wikipedia wrote:It can also be manifested by any other kind of accelerated reference frame such as an accelerating dragster or space shuttle. Spinning objects such as merry-go-rounds and ferris wheels are subjected to gravitational time dilation as an effect of their angular spin.

This is supported by the general theory of relativity due to the equivalence principle that states that all accelerated reference frames possess a gravitational field. According to general relativity, inertial mass and gravitational mass are the same. Not all gravitational fields are "curved" or "spherical"; some are flat as in the case of an accelerating dragster or space shuttle. Any kind of g-load contributes to gravitational time dilation.
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doogly
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### Re: Rapidly rotating wire

Charlie! wrote:
wikipedia wrote:Not all gravitational fields are "curved" or "spherical"; some are flat as in the case of an accelerating dragster or space shuttle. Any kind of g-load contributes to gravitational time dilation.

This is incorrect. Now is a good time to stop getting your GR from wiki; they must have let the noobs edit things. All gravitational fields are cause curvature. That is what gravity *means* in general relativity.
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Charlie!
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### Re: Rapidly rotating wire

doogly wrote:
Charlie! wrote:
wikipedia wrote:Not all gravitational fields are "curved" or "spherical"; some are flat as in the case of an accelerating dragster or space shuttle. Any kind of g-load contributes to gravitational time dilation.

This is incorrect. Now is a good time to stop getting your GR from wiki; they must have let the noobs edit things. All gravitational fields are cause curvature. That is what gravity *means* in general relativity.

Did they say "cause curvature of space" or did they say "are 'curved' or 'spherical?'" To me, it seems quite reasonable that apparent gravitational fields that have no space dependence (like for an accelerating dragster) could have the "curves" or "spheres" of equal acceleration (or those related to the kind of symmetry the field possesses) no longer be curved at all.

Of course, if you find the word "curved" to be bad or misleading, you could always change that and lower the risk of that bit being misinterpreted.
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doogly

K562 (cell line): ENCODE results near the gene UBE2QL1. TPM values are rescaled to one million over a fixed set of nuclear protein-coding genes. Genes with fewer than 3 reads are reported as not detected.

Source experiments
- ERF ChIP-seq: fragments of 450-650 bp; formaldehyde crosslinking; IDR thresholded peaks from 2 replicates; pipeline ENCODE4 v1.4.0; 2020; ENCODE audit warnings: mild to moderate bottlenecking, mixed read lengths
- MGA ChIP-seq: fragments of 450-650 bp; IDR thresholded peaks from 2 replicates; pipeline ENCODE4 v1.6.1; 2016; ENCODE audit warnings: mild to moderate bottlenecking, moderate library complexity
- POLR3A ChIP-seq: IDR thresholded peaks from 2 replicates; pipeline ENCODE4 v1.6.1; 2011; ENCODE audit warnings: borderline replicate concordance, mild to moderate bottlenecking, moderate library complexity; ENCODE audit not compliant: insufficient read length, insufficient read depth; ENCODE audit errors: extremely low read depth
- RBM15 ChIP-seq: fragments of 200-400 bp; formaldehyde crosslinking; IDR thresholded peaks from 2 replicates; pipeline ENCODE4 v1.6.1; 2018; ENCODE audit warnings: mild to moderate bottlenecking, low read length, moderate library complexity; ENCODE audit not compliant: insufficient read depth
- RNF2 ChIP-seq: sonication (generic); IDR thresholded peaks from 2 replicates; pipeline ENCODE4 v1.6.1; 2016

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### Re: Rapidly rotating wire

To me, "curved" means you can calculate the Reimann Tensor and get an answer other than zero. Constant acceleration as in the case of a dragster isn't an apparent gravitational field - if you checked the curvature, you would find that there is none, and correctly conclude that you are not near any masses that are gravitying you.
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IHOPancake
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### Re: Rapidly rotating wire

ThinkerEmeritus wrote: Now if you want a really good puzzle: what is holding the positive ions in circular motion? The overall electric field is the wrong sign. Note you can't get out of the puzzle by reversing the electric field, because then I will ask you what is keeping the electrons in circular motion.

Most likely, nothing. The centripetal force required to constrain the wire will be greater than the tensile strength of the wire, causing it to break.
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cspirou
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### Re: Rapidly rotating wire

Are we completely ignoring that this would radiate energy and slow down?

Are we also assuming that one end is "magically" fixed in space or is it somehow rotating around a center of mass?

Goemon
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### Re: Rapidly rotating wire

cspirou wrote:Are we completely ignoring that this would radiate energy and slow down?

Only if it has an unbalanced charge distribution - which I don't think would be the case.

cspirou wrote:Are we also assuming that one end is "magically" fixed in space or is it somehow rotating around a center of mass?

The magic one.
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ThinkerEmeritus
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### Re: Rapidly rotating wire

Goemon wrote:
cspirou wrote:Are we completely ignoring that this would radiate energy and slow down?

Only if it has an unbalanced charge distribution - which I don't think would be the case.

It has to have an unbalanced charge distribution to keep the conduction electrons in the wire. The electron density must get greater as you go out the wire, so that the larger number of collisions (higher pressure) in the denser electron gas or a net electric field holds the electrons in circular motion. Most likely both are present, especially in circular motion.

Edit: Jesse Beams at the University of Virginia actually did an experiment that showed that there are electric fields near a rotated metal, and that the fields are of approximately the size necessary to keep the metal's ions in circular motion. Thus the conduction electrons have to be supported by the pressure of the electron gas. This was at nonrelativistic speeds, of course.

Also don't forget IHOPancake's remark that there isn't enough tensile force to prevent the wire from snapping. We can ignore these things in order to discuss interesting conceptual issues, but we can't do any such experiment. The effects we are ignoring are at least as big as the ones we are interested in.